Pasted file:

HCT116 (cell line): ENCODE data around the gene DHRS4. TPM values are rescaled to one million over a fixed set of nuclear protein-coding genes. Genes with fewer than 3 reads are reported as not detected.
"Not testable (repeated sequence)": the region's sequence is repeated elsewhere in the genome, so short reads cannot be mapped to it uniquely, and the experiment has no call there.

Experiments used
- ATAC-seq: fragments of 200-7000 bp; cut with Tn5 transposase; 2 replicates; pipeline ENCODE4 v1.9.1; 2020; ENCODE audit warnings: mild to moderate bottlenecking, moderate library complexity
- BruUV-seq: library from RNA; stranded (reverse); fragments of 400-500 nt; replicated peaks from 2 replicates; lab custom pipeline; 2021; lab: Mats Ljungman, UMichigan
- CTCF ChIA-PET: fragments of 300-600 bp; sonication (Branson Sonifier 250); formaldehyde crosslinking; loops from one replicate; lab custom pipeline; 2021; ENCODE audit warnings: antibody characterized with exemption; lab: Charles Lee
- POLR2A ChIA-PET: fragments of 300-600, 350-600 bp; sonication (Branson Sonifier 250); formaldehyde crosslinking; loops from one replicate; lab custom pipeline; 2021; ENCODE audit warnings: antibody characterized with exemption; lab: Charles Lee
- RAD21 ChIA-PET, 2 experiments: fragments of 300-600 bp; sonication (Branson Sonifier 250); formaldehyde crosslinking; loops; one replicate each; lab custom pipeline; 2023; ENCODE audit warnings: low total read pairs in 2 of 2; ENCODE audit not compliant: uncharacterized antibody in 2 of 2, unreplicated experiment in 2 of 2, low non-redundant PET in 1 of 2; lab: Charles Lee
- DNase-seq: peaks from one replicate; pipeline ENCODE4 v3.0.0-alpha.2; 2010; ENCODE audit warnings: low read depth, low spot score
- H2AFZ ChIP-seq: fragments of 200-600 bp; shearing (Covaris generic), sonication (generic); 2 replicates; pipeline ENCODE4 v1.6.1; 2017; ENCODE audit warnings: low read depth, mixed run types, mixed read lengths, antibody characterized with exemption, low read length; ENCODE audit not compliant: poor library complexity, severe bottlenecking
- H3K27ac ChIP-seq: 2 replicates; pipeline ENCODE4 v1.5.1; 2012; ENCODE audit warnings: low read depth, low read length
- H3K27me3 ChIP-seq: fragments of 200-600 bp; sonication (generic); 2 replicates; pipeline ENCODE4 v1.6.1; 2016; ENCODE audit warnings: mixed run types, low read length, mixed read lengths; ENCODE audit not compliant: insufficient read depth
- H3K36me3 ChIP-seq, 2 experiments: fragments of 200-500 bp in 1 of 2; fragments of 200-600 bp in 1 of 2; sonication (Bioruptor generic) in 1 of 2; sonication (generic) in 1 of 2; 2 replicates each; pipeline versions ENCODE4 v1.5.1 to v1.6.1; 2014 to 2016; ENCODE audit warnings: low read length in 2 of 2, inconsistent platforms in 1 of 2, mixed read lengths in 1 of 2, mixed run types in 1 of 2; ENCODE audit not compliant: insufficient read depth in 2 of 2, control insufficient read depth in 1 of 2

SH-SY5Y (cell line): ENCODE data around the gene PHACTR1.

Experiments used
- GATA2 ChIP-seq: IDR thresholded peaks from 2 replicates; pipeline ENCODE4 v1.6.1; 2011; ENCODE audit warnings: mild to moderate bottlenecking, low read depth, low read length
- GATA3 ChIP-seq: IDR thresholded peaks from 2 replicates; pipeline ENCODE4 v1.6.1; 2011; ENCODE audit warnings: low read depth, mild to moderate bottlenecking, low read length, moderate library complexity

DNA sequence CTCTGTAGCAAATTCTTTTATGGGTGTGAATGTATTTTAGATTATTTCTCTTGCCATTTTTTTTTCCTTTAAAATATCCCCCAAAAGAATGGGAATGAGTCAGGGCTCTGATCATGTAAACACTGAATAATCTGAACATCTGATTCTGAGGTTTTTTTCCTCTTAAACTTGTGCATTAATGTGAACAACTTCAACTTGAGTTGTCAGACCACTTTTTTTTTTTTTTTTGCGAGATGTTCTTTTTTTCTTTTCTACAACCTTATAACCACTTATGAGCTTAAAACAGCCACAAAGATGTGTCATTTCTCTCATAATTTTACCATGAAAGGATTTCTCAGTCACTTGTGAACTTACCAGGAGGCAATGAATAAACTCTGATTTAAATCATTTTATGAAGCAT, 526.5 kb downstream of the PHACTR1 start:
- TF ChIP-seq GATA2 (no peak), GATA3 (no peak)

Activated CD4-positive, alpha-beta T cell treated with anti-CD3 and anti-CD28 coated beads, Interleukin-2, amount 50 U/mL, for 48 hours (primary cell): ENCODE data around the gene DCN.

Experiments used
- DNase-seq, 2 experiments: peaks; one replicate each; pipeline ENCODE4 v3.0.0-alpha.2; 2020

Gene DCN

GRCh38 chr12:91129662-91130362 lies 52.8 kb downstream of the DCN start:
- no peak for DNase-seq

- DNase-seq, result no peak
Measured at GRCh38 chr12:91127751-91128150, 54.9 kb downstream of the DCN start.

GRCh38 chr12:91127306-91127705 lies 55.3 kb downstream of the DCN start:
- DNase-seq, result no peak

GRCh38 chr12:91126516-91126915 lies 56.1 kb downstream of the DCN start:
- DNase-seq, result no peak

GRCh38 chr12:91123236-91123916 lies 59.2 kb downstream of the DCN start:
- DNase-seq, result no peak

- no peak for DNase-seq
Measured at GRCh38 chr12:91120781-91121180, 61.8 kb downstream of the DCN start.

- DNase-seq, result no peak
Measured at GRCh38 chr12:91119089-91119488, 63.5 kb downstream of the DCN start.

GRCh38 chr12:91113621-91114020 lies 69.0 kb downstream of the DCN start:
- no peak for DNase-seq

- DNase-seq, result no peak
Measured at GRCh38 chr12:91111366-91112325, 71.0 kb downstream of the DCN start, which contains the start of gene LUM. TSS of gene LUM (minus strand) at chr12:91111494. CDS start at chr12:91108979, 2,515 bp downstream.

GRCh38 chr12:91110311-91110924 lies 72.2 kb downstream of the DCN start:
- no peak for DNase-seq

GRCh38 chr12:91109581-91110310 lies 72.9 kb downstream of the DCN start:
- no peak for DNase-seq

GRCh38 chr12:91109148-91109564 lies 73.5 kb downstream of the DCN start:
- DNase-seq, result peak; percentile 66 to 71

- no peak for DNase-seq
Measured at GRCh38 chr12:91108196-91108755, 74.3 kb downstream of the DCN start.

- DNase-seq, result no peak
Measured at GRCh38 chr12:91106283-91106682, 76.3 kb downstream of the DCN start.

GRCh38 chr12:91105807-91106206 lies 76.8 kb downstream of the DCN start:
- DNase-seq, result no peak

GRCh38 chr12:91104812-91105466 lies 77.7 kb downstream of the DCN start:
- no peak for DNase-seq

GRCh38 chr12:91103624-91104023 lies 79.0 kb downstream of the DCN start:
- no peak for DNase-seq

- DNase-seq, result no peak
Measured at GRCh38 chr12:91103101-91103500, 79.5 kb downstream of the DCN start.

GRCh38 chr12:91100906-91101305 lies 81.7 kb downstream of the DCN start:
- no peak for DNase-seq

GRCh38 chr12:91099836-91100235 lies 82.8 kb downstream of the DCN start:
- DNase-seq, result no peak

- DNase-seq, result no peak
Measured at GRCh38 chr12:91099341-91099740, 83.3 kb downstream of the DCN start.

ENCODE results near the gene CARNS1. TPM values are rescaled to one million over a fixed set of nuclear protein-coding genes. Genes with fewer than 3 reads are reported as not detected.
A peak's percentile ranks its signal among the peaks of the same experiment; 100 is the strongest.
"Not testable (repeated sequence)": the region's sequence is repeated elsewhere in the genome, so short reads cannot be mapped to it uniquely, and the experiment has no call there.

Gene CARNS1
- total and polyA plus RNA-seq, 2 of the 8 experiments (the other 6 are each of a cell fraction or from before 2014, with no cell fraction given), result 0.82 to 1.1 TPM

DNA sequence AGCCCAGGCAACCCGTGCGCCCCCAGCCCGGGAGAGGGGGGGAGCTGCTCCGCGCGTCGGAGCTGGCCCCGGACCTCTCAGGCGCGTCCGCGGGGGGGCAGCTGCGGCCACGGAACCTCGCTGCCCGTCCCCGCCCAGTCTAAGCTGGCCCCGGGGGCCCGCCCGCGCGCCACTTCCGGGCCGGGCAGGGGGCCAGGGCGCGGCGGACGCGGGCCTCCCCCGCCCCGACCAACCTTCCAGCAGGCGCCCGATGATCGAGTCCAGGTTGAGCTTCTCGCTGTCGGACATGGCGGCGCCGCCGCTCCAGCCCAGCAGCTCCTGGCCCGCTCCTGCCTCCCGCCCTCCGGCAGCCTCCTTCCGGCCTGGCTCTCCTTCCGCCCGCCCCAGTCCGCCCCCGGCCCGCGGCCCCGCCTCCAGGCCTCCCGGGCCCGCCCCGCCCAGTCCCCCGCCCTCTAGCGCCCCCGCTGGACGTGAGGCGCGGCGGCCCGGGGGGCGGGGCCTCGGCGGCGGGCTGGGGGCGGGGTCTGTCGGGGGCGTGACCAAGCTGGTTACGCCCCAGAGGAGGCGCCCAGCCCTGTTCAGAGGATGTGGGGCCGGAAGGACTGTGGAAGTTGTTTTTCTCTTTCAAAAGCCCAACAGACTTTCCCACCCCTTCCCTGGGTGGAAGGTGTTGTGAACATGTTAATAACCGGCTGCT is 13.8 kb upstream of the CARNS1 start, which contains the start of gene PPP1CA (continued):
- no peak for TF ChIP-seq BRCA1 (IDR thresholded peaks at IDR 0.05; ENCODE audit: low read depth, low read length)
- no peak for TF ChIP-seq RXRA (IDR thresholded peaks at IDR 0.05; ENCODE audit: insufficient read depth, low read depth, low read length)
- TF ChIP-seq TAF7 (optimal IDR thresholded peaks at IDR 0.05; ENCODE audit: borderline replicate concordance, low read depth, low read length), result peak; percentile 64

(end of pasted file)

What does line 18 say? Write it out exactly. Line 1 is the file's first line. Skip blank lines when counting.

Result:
DNA sequence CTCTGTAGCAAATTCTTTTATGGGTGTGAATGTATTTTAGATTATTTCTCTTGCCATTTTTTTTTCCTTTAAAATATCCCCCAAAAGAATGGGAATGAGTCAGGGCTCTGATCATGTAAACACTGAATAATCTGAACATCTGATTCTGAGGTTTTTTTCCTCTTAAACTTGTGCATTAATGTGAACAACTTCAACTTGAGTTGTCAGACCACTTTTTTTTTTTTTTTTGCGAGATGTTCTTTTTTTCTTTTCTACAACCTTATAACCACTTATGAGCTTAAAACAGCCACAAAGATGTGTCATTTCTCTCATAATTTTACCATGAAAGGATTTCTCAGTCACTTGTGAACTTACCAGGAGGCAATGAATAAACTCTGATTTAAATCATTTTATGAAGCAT, 526.5 kb downstream of the PHACTR1 start: